# Dictionary Definition

divided adj

1 separated into parts or pieces; "opinions are
divided" [ant: united]

2 having a median strip or island between lanes
of traffic moving in opposite directions; "a divided highway" [syn:
dual-lane]

3 distributed in portions (often equal) on the
basis of a plan or purpose [syn: divided up,
shared, shared
out]

# User Contributed Dictionary

## English

### Pronunciation

### Verb

divided- past of divide

### Adjective

#### Translations

separated or split into pieces

- Finnish: jaettu

having conflicting interests or emotions

disunited

- Finnish: jakaantunut, hajanainen

separated into lanes, that move in opposite
directions, by a median

# Extensive Definition

In mathematics, especially in
elementary arithmetic, division is an
arithmetic operation which is the inverse of multiplication.

Specifically, if c times b equals a, written:

- c \times b = a\,

- \frac ab = c

- \frac 63 = 2

- 2 \times 3 = 6\,.

In the above expression, a is called the
dividend, b the divisor and c the quotient.

Division
by zero (i.e. where the divisor is zero) is not defined.

## Notation

Division is often shown in algebra and science by
placing the dividend over the divisor with a horizontal line, also
called a vinculum
or fraction
bar, between them. For example, a divided by b is written

- \frac ab

- a/b\,

A typographical variation, which is halfway
between these two forms, uses a solidus
(fraction slash) but elevates the dividend, and lowers the
divisor:

Any of these forms can be used to display a
fraction.
A fraction is a division expression where both dividend and divisor
are integers (although
typically called the numerator and denominator), and there is no
implication that the division needs to be evaluated further.

A second way to show division is to use the
obelus (or division
sign), common in arithmetic, in this manner:

- a \div b

In some non-English-speaking
cultures, "a divided by b" is written a : b. However, in English
usage the colon
is restricted to expressing the related concept of ratios (then "a is to b").

## Computing division

A person who knows the multiplication tables can divide two integers using pencil and paper and the method of long division. If the dividend has a fractional part (expressed as a decimal fraction), we can continue the algorithm past the ones place as far as desired. If the divisor has a fractional part, we can restate the problem by moving the decimal to the right in both numbers until the divisor has no fraction.Modern computers compute division by methods that
are faster than long division: see Division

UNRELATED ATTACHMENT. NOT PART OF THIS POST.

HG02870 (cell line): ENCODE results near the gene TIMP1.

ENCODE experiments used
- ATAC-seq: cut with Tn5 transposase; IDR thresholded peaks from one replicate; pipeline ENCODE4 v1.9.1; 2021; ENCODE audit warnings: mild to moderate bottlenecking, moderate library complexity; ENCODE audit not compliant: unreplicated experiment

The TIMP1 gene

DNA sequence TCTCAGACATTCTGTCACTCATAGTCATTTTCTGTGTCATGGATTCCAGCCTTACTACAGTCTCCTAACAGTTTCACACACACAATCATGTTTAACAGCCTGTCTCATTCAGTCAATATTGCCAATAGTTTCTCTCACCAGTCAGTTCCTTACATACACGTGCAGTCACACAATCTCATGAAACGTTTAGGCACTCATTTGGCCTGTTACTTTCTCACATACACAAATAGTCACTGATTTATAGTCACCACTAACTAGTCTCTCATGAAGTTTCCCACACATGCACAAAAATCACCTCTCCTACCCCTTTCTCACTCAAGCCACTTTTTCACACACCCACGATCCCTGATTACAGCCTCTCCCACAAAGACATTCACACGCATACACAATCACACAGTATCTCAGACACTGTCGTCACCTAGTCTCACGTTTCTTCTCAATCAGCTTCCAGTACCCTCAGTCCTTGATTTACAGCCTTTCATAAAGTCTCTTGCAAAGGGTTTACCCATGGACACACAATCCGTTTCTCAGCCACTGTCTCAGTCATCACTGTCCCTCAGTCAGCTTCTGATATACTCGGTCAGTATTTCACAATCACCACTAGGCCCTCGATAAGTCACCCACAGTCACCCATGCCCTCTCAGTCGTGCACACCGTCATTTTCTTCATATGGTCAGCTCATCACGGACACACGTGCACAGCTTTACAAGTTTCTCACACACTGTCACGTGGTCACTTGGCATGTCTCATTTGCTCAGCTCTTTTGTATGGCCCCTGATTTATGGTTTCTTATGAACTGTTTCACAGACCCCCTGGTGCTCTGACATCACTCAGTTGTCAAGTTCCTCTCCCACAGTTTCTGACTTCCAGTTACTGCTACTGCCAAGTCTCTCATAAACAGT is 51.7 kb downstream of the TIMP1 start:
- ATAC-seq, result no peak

(digital).

A person can calculate division with an abacus by repeatedly placing the
dividend on the abacus, and then subtracting the divisor the offset
of each digit in the result, counting the number of divisions
possible at each offset.

In modular
arithmetic, some numbers have a
multiplicative inverse with respect to the modulus. We can
calculate division by multiplication in such a case. This approach
is useful in computers that do not have a fast division
instruction.

## Division algorithm

The division algorithm is a theorem in mathematics which precisely expresses the outcome of the usual process of division of integers. In particular, the theorem asserts that integers called the quotient q and remainder r always exist and that they are uniquely determined by the dividend a and divisor d, with d ≠ 0. Formally, the theorem is stated as follows: There exist unique integers q and r such that a = qd + r and 0 ≤ r < | d |, where | d | denotes the absolute value of d.## Division of integers

Division of integers is not closed.
Apart from division by zero being undefined, the quotient will not
be an integer unless the dividend is an integer multiple of the
divisor; for example 26 cannot be divided by 10 to give an integer.
In such a case there are four possible approaches.

- Say that 26 cannot be divided by 10; division becomes a partial function.
- Give the answer as a decimal fraction or a mixed number, so \frac = 2.6 or 26/10 = 2 \frac 35. This is the approach usually taken in mathematics.
- Give the answer as an integer quotient and a remainder, so \frac = 2 remainder 6.
- Give the integer quotient as the answer, so \frac = 2. This is sometimes called integer division.

Names and symbols used for integer division
include div, /, \, and %. Definitions vary regarding integer
division when the quotient is negative: rounding may be toward zero
or toward minus infinity.

Divisibility
rules can sometimes be used to quickly determine whether one
integer divides exactly into another.

## Division of rational numbers

The result of dividing two rational
numbers is another rational number when the divisor is not 0.
We may define division of two rational numbers p/q and r/s by

- = \times = .

All four quantities are integers, and only p may
be 0. This definition ensures that division is the inverse